However, grandMA2 onPC is not plug and play with midi devices. The best solution is to buy RD/Showcockpit with the grandMA2 driver + the driver for your midi controller. This software connects the midi device with grandMA2 onPC in a plug and play way. You can do it yourself using Bomes Midi Translator but this takes a lot of time and tweaking.
Time to Learn
To learn the grandMA2 console your first need an overview of the “language”. What do all those buttons do and what is the philosophy behind the console? You don’t want to get stuck in only learning what all the buttons do. In the end, the console is a tool to get what’s inside your head into real life.
When you open the onPC software it looks you’ve stepped into the cockpit of a 90’s spaceship. It takes a while to understand the logic and design flow behind the interface. Don’t worry this is normal. If you want to look up what something means you can find the manual here. However, if you want to learn to use the console there is a better way.
Back to school! The best way to learn to be a lighting programmer is the grandMA2 is through the training course of grandMA2 called MA University. MA offers both online courses and real-life workshops through their authorized dealers.
You can get your login credentials for the online course by sending an email to your local grandMA distributor. In this course, the basic functions of the console are explained in a practical way.
Let’s Start Programming
After you’ve finished the grandMA2 basic course on MA University you have a good understanding of how the console works.
There are two ways of programming.
- Busking . You pre program presets, sequences and effects and play them back live from your lighting console
- Timecode programming. You program the lighting cue’s in advance to trigger on a certain timecode which runs sync with the music. This is usually done in a visualisation studio.
For a more practical introduction on how to actually use the consoles to program a show, I would recommend watching the following videos by Christian Jackson.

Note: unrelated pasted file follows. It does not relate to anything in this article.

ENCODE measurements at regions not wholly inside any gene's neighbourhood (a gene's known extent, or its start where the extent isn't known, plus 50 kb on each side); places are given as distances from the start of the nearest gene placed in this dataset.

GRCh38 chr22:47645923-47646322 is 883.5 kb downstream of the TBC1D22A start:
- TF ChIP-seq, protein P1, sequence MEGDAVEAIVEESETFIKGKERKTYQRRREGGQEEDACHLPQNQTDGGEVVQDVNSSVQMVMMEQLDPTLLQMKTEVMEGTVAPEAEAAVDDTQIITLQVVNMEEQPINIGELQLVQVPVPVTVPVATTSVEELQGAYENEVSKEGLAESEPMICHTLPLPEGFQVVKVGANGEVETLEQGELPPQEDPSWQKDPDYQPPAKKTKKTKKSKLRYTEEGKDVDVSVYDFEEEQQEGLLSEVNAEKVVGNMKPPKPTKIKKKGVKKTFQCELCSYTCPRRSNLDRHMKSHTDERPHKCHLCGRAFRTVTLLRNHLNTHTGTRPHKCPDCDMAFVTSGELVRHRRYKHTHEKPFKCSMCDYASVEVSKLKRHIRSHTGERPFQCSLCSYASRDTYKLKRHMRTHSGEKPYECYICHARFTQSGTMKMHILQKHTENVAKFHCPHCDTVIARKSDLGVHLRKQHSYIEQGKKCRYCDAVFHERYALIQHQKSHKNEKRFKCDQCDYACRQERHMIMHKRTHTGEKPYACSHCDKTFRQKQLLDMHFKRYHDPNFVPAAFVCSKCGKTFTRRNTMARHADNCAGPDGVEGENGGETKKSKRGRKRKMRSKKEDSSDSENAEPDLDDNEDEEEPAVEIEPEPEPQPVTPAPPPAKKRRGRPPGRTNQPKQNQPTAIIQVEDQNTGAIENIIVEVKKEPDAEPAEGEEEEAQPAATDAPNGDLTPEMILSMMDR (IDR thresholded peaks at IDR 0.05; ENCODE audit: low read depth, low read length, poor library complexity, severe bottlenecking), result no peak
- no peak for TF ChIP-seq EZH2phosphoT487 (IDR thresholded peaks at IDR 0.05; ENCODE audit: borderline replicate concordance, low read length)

These resources should be enough to take you from a beginner lighting programmer to be able to run a small show yourself.
aGuyNamesJonas Variety of longer-form grandMA2 tutorial videos and tips. Good to check-out if you have the basics down.
A good secondary training resource, although it feels a bit dusty.
Console Training (Not the same website as above)
Good as a secondary resource. Just not my first choice.
Learn Stage Lighting General lighting tutorials and tips. Useful as a secondary resource.
grandMA2 Forum The grandMA2 forum to ask questions. It looks ancient but has good information.
Tip: The default forum view shows only one message at the same time. To change this: Make an account, log in and go to the control center. Under options, go to Forum settings. Change the “Message reading display options” to “Multiple messages per page sorted by time”. Without this, the forum is unusable (no idea why this isn’t a default setting).
Here you can download example stages and show files from small to bigger concerts and festivals for grandMA2. This is a great way to practice creating shows without having to design your own rig.
How to get into the industry? A basic overview of lighting designers tips of how to get jobs and be part of the industry.
Christian Jackson – Patreon For a small amount you can support Christian Jacksons tutorials on Patreon. You’ll also receive demo stages, livestreams and lots of other stuff. It’s a great resource to start practicing with those demo stages and tutorials.